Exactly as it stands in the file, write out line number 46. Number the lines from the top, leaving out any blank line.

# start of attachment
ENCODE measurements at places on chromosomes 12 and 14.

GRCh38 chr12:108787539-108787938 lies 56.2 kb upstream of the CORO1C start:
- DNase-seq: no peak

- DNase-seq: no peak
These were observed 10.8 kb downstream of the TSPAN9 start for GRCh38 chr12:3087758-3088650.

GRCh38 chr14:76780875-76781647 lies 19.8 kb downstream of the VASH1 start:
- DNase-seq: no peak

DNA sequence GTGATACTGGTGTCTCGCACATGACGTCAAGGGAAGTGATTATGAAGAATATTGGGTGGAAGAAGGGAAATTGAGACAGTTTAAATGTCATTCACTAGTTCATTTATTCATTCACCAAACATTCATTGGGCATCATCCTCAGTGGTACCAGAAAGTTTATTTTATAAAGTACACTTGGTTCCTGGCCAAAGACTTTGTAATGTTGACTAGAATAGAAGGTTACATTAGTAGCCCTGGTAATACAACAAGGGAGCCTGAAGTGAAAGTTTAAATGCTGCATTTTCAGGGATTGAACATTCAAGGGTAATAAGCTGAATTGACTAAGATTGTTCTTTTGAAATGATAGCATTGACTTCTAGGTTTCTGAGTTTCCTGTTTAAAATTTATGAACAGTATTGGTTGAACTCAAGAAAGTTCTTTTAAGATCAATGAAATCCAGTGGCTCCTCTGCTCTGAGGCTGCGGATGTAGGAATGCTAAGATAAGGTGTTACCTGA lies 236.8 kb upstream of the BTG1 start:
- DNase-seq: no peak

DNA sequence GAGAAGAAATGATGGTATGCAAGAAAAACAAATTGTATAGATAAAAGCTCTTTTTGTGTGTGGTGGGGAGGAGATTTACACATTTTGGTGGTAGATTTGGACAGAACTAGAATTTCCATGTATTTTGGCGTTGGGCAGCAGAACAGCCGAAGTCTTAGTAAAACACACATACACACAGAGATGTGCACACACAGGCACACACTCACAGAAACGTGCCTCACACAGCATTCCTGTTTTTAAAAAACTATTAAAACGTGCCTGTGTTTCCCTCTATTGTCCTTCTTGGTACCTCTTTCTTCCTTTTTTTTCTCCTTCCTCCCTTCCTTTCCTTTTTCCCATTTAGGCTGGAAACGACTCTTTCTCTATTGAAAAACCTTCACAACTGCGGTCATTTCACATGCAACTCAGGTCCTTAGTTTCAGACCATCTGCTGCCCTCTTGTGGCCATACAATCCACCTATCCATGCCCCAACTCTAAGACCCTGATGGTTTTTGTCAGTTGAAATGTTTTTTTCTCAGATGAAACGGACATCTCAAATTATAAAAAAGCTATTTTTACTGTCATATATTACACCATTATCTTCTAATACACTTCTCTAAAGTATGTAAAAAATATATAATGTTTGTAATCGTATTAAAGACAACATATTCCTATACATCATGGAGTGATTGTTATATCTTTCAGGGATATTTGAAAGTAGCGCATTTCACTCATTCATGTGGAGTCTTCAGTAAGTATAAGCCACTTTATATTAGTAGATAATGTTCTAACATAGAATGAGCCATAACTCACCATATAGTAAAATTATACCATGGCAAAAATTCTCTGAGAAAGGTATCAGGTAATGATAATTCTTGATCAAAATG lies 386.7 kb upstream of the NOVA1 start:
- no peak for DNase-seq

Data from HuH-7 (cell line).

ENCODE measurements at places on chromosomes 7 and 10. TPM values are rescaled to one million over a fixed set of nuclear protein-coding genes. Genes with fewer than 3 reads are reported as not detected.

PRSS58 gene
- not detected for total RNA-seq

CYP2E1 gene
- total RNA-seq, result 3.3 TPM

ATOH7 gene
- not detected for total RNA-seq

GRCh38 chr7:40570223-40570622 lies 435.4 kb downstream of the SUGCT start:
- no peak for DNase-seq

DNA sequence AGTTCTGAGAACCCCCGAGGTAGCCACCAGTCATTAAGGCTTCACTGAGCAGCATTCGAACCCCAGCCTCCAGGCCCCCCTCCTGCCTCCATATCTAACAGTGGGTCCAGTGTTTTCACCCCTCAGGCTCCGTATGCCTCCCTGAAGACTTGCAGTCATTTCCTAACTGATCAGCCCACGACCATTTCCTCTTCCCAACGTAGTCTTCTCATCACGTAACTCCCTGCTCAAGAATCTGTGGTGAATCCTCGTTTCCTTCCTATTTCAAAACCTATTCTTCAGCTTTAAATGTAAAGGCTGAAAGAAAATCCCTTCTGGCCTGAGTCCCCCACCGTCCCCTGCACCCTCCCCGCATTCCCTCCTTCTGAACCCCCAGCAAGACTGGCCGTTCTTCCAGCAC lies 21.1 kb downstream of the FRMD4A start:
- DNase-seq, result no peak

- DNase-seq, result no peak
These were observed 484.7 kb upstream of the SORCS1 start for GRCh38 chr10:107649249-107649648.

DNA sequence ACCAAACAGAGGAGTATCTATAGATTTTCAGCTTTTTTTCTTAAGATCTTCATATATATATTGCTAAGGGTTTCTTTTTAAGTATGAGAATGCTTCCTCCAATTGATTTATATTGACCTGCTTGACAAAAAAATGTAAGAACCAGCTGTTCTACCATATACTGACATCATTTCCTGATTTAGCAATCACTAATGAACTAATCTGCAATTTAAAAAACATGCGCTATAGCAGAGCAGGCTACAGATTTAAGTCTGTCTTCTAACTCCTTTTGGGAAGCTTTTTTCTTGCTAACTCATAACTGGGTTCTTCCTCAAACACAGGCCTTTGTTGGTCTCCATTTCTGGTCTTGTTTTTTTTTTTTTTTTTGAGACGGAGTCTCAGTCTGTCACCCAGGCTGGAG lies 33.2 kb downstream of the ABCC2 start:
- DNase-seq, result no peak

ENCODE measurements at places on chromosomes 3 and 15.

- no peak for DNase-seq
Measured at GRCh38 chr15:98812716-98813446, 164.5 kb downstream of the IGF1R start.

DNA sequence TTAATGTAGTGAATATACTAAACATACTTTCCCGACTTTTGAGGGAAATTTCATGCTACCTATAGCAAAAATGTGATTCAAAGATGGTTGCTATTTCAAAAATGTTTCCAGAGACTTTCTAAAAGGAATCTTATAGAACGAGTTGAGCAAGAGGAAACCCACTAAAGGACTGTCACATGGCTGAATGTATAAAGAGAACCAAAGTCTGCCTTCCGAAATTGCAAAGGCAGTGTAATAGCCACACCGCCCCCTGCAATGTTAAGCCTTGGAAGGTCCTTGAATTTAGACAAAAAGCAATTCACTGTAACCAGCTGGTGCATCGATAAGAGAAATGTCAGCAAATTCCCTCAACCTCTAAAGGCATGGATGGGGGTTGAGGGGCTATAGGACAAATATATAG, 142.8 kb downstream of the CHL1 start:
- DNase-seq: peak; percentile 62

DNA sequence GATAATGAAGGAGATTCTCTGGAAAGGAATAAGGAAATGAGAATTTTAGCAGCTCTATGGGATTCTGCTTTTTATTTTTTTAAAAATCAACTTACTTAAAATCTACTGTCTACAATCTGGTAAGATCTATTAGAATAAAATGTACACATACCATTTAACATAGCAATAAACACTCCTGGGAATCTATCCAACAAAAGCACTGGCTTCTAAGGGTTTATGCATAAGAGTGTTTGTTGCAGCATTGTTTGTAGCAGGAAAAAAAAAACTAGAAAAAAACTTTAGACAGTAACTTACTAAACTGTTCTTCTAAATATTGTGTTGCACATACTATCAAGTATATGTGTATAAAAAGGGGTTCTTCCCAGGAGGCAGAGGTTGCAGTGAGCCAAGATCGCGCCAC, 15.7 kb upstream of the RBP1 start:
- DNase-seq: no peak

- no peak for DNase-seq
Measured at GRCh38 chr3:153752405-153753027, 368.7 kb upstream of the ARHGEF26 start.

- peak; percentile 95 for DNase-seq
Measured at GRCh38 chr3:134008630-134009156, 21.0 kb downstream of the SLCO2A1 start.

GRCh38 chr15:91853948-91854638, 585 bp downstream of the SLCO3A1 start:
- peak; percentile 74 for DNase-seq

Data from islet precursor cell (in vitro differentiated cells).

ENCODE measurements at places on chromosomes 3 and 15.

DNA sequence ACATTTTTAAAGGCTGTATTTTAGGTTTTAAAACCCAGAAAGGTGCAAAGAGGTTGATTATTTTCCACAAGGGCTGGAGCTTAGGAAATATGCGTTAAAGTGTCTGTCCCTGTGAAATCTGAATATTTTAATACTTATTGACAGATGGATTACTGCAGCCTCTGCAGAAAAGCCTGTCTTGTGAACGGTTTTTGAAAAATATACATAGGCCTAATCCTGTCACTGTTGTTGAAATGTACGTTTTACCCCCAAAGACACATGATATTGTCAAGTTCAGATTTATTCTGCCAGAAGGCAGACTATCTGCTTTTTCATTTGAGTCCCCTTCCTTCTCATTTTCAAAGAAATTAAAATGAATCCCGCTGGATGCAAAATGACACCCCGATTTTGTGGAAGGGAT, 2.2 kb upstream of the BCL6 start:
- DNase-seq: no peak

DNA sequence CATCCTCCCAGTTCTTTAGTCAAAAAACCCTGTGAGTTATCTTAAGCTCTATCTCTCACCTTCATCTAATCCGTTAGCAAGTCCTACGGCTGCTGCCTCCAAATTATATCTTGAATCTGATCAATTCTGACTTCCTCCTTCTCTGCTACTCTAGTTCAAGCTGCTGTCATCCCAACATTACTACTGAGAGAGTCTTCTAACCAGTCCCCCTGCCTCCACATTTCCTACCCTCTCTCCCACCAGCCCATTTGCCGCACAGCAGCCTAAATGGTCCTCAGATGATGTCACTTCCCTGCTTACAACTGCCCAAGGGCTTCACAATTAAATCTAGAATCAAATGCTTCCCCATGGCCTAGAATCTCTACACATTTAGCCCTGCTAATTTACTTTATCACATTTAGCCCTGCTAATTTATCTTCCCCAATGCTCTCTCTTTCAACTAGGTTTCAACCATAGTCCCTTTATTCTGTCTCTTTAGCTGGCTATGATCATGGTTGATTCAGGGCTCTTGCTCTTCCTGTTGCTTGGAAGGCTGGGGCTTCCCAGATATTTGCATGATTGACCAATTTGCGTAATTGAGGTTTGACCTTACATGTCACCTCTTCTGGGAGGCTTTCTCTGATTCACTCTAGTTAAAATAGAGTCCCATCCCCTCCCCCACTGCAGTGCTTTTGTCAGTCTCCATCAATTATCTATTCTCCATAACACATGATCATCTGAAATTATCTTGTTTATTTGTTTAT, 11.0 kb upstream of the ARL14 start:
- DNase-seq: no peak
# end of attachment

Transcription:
- DNase-seq: no peak